Collage: Rollstuhl im Gang, Roboter Paro, junge Hände berühren alte Hände mit Gehstock - Robotik in der PflegeBialasiewicz/, SoftBank Robotics, Kiselev/

Robotics and assistive neurotechnologies in the care sector – challenges for society

  • Project team:

    Christoph Kehl (Project Manager)

  • Thematic area:

    Biotechnology and health

  • Topic initiative:

    Committee on Education, Research and Technology Assessment

  • Analytical approach:

    TA project

  • Startdate:


  • Enddate:



Subject and objective of the project

Technological trends in the field of robotics and neurotechnologies involve an increasing merger of humans and machines. In view of the demographic change, the areas of care and health are considered to be an important field of application for such developments. This is due to the fact that in future significantly increasing demands for care as well as a growing shortage of skilled care personnel is to be expected which – as it is postulated – can only be faced by increasingly using new technologies. Especially autonomously acting service robots are considered to have a great potential to reduce the burden on care personnel and to support people in need of care in their everyday life. Corresponding applications are currently being developed and tested. At the same time, it is obvious that care is a morally extremely sensitive area due to the fragile condition of people in need of care so that numerous normative challenges are involved. Thus, care of the elderly is a field in which the ambivalence of human-machine interaction is culminating in a paradigmatic way.

The TA project focused on the following questions:

  • How can robots contribute to good care and which ethical challenges result from the increasing mechanisation and particularly from an automation of everyday care?
  • What are the current regulations for dealing with robotic care technologies, particularly with regard to issues of security, liability and data privacy? Are they appropriate to the upcoming challenges?
  • What could be an adequate governance of technology development in order to find solutions that are demand-oriented and capable of gaining acceptance?


In the field of care robotics, intensive development efforts have been taking place for a long time already. However, only few products are used in the care practice so far. Mostly, these are special applications (e. g. eating aids or therapeutic aids such as the robot seal PARO) with limited autonomy which do not necessarily correspond to the common idea of a robot assistant. More complex robot assistants, however, have not yet progressed beyond the status of a research platform.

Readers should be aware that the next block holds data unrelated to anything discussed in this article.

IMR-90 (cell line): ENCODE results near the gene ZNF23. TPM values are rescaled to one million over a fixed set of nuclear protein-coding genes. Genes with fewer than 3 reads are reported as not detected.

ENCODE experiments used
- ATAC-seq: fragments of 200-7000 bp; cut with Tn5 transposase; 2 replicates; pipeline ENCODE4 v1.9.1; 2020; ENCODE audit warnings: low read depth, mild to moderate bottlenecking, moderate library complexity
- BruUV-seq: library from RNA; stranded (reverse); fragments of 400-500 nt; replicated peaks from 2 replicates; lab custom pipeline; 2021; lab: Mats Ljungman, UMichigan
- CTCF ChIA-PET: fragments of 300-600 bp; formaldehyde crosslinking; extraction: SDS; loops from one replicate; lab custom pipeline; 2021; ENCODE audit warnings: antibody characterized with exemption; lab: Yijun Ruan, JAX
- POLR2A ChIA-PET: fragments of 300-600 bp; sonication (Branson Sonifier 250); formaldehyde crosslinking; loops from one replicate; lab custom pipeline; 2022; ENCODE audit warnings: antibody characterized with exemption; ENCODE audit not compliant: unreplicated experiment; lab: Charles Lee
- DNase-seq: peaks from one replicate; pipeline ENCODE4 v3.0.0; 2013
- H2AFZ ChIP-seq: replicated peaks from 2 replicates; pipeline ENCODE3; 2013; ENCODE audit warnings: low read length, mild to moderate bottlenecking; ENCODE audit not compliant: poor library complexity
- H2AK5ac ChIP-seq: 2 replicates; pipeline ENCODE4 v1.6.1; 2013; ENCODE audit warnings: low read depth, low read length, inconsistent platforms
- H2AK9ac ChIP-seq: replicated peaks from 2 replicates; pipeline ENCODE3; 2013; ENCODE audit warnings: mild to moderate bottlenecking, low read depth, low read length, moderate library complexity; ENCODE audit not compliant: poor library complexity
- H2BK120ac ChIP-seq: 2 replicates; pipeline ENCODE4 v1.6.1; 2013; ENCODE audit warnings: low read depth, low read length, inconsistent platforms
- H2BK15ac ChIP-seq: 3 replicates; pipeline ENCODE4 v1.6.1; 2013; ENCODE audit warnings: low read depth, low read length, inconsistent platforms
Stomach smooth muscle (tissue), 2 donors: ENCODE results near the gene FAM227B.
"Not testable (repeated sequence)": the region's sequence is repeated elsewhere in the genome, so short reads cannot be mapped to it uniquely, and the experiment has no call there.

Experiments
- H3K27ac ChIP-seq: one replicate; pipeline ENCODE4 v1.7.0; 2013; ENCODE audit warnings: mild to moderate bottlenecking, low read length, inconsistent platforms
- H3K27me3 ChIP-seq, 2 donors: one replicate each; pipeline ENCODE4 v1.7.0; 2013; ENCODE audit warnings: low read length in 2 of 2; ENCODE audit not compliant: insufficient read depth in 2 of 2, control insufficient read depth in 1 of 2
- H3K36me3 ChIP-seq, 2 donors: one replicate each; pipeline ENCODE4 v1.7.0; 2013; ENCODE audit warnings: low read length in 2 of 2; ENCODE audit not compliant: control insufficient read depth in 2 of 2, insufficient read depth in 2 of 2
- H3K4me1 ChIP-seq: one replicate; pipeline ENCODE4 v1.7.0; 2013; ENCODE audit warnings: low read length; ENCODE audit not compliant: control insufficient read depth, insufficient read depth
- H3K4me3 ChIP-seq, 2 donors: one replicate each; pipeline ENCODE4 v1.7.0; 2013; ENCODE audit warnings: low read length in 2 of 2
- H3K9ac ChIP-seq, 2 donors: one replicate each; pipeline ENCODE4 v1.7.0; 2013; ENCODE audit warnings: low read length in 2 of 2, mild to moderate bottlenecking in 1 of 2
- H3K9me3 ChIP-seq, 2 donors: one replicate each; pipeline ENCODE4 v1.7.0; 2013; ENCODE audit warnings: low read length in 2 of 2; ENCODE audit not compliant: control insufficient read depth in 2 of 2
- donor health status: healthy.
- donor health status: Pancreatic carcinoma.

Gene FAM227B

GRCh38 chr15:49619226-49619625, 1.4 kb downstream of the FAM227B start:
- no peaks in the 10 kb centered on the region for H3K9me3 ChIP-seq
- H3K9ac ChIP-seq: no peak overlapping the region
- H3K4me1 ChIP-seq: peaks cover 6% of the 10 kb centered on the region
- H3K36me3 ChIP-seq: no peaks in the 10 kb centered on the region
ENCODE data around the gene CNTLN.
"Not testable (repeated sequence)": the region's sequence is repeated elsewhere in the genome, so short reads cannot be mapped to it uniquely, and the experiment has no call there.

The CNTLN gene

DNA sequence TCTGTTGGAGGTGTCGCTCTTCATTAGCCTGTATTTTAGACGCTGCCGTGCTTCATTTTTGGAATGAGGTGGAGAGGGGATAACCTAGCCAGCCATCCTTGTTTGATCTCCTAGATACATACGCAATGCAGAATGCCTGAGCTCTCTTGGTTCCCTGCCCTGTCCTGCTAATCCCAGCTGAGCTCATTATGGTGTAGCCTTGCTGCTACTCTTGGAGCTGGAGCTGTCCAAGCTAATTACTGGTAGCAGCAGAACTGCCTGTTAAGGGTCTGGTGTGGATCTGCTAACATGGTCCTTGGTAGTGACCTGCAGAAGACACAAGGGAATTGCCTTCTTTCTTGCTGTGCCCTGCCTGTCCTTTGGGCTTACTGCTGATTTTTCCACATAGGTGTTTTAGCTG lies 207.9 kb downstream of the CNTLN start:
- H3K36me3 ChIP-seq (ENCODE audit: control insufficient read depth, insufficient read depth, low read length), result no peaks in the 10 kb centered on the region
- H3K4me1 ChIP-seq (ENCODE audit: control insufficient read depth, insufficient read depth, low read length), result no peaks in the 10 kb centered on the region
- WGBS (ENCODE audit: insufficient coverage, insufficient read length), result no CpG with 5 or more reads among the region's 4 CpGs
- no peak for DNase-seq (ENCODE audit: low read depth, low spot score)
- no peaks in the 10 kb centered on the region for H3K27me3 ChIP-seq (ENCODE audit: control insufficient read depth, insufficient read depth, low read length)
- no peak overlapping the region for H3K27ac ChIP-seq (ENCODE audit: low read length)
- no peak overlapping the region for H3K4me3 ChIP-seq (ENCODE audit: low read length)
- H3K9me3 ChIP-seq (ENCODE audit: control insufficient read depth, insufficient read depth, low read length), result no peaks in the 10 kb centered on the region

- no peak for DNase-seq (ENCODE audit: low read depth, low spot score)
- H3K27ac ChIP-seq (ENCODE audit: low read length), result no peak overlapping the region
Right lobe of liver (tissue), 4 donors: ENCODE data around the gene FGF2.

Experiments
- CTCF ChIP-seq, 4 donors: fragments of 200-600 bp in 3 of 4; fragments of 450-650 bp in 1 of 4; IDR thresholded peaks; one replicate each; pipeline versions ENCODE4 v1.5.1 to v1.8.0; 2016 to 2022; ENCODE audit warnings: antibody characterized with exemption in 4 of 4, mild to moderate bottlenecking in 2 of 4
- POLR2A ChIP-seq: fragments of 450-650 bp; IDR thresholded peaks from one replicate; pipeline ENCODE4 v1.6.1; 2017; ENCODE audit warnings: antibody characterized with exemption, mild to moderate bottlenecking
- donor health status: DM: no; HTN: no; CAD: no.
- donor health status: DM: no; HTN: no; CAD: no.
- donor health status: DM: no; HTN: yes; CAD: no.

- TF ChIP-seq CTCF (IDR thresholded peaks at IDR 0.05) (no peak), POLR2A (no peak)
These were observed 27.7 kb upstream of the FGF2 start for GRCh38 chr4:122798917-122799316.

According to various experts, the fact that robotic care applications have still not become widespread is because in the development process too little attention has been paid so far to the needs and problems of people in need of care. Therefore, the resulting applications do not offer a tangible added value with regard to care of the elderly. For this reason, the development of new technologies should not focus on technical feasibility alone, but on the real assistance demands of potential users and other people concerned who have to be integrated in the development process in a participatory way.

It is of major significance that ethical aspects are also increasingly examined within the framework of technology development. In this context, the question is how the use of robots affects interaction between humans – an aspect without which good care is unimaginable. There are fears that care work is increasingly subject to a mechanistic understanding, i. e. that it is reduced to purpose-related concerns only and that emotional aspects are marginalised accordingly – particularly if this can help to realise economic saving potentials. There are still not enough reliable and generalisable findings regarding the impacts of robotic systems on care processes. It is therefore all the more important to evaluate ethical aspects already prior to bringing the technology into use and to integrate these evaluations into a tangible design of applications.

The development of ethically responsible as well as demand-oriented care technologies is a long-term, open-ended task that depends considerably on public funding, particularly in the early stages of product development. In recent years, both at the national and European level, there have been significant research policy efforts to consequently deal with ethical, social and legal issues in publicly funded projects. It is a key task of research funding to make sure that these strategic objectives are consistently implemented at the project level.

Currently, it is still unknown whether at all or when a widespread use of robots in the care sector is to be expected. Nevertheless, the following framework conditions have to be observed to be prepared for new developments:

  • Setting the course regarding professional and social welfare law: It is an important political task to ensure that automation in the care sector is not systematically used for reducing personnel.
  • Issues of security and liability: Security and maintenance obligations of the operators have to be defined in a transparent way and civil liability regulations have to be developed in order to ensure a distribution of the specific risks of using robots that satisfies the various interests involved.
  • Public debate: Finally, designing good care is a task of society as a whole requiring a systematic exchange with regard to what care shall be like in the future as well as to the desirable role of technical assistive solutions.


Symbolbilder Robotik in der Pflege
Expert discussion: Robotics in care

20 February 2019
15.00 - 17.30 



In the Bundestag